In our article about air quality in China and Vietnam, the focus was mainly air quality levels and how surprisingly, those levels can often be worse in Vietnam’s major cities than in China’s.
This time, we will look at the health effects of polluted air. Just how bad is it for people to be breathing poor quality air. What are potential consequences, and what can you do to lower your risk?
Air pollution kills around 7 million people each year, accounting for one in every eight deaths worldwide in 2012 according to the WHO. Main causes of death resulting from polluted air include stroke, heart disease, chronic obstructive pulmonary disease, cancer and respiratory infections. The situation is especially bad in Asia-Pacific, which has a population of over 4.2 billion and very high population density.
In 2010, 40% of the world’s premature deaths caused by air pollution were in China, which is the world’s largest emitter of carbon dioxide. Similarly, concerns are building in India, where air pollution is climbing as a common cause of death. Between 2000 and 2010 the number of annual premature deaths linked to air pollution in the country increased six times to 620,000. In May 2014, The WHO said that New Delhi had the worst air of 1,600 cities surveyed worldwide. Not only has this caused disease risk to increase, but it has also resulted in a significant drop in India’s wheat and rice crop yields.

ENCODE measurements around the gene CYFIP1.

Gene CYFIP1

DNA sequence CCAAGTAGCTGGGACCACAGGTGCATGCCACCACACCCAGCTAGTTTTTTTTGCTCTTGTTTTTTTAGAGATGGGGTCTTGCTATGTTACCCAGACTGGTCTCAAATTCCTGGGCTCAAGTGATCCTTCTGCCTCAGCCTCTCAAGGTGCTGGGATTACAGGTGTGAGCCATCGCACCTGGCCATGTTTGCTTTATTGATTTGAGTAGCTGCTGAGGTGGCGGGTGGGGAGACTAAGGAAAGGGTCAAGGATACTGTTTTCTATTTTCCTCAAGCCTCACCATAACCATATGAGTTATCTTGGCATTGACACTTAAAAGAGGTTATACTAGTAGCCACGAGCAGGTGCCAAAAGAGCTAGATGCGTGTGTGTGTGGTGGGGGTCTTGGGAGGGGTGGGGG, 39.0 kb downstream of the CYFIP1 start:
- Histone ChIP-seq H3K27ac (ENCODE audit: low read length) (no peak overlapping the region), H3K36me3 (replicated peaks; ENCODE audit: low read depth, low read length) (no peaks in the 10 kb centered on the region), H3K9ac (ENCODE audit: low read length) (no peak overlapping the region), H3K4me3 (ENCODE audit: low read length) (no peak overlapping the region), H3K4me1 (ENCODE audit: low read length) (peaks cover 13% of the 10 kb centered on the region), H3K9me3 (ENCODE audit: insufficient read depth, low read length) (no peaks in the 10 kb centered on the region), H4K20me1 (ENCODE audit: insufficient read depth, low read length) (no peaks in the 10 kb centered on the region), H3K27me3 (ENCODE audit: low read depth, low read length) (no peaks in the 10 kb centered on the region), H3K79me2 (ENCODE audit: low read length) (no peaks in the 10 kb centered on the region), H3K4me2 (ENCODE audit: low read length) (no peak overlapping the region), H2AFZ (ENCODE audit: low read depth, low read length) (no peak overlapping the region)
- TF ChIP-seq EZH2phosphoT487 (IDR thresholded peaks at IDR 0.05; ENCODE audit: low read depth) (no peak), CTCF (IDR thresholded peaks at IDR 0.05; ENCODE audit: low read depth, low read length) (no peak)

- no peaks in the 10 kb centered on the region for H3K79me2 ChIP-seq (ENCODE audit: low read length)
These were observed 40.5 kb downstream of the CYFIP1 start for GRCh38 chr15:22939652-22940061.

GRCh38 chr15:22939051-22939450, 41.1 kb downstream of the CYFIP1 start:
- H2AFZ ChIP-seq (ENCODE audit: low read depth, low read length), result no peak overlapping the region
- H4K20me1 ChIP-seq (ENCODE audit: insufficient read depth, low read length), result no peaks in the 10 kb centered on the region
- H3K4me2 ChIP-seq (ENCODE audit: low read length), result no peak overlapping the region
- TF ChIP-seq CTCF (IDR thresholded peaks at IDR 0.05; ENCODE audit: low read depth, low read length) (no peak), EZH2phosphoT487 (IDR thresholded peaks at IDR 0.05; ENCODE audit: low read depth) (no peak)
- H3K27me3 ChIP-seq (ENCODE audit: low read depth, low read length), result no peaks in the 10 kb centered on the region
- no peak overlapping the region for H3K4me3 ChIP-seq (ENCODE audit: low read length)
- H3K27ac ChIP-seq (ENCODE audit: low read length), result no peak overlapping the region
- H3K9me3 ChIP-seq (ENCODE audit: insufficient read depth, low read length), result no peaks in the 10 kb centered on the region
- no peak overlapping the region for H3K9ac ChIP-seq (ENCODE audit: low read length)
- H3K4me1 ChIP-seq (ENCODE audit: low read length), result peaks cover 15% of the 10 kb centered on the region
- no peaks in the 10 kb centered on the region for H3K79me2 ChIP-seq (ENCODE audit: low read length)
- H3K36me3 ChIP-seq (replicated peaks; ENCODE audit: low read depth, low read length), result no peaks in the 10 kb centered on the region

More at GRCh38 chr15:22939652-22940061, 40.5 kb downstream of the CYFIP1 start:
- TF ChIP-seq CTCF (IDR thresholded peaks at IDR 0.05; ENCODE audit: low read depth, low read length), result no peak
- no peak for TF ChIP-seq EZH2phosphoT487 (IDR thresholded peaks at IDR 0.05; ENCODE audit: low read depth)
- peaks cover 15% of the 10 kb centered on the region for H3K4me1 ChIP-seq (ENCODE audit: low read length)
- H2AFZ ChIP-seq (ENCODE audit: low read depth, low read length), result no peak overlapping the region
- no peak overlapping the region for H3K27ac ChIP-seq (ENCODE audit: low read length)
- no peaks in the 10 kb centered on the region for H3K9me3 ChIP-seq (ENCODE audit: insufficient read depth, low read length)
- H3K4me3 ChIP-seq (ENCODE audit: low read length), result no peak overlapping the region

Southeast Asia (SEA) is not immune to this issue. As economies in the region have boomed in recent decades, so have populations. According to the WHO, nearly one million deaths due to ambient air pollution occurred in Southeast Asia.
While the main cause of this pollution in parts of SEA such as Indonesia, Malaysia and Singapore is known to be wildfires on the peatlands of Sumatra, a more recent issue is the increasing number of vehicles on roads in countries like Vietnam as well as massive industrial emissions both there and in neighbouring China. So what can be done?
Governments in some countries are taking steps to fight the problem. In China, the number of vehicles being registered is limited by a license plate lottery system. In Vietnam, Ho Chi Minh City is building hundreds of pollution monitoring stations throughout the southern metropolis. While these plans and actions may not have immediate direct effect on all civilians, they at least represent government awareness of the issue and some positive steps being taken.
Individuals are protecting themselves with ubiquitous masks seen all around the Asia-Pacific region. But as for prevention, there are numerous things an average citizen can do to help reduce smog and haze. In Vietnam specifically, the sheer number of private vehicles, especially motorbikes, makes up for a large portion of polluted air. By using them less, everyone can contribute to a cleaner air environment.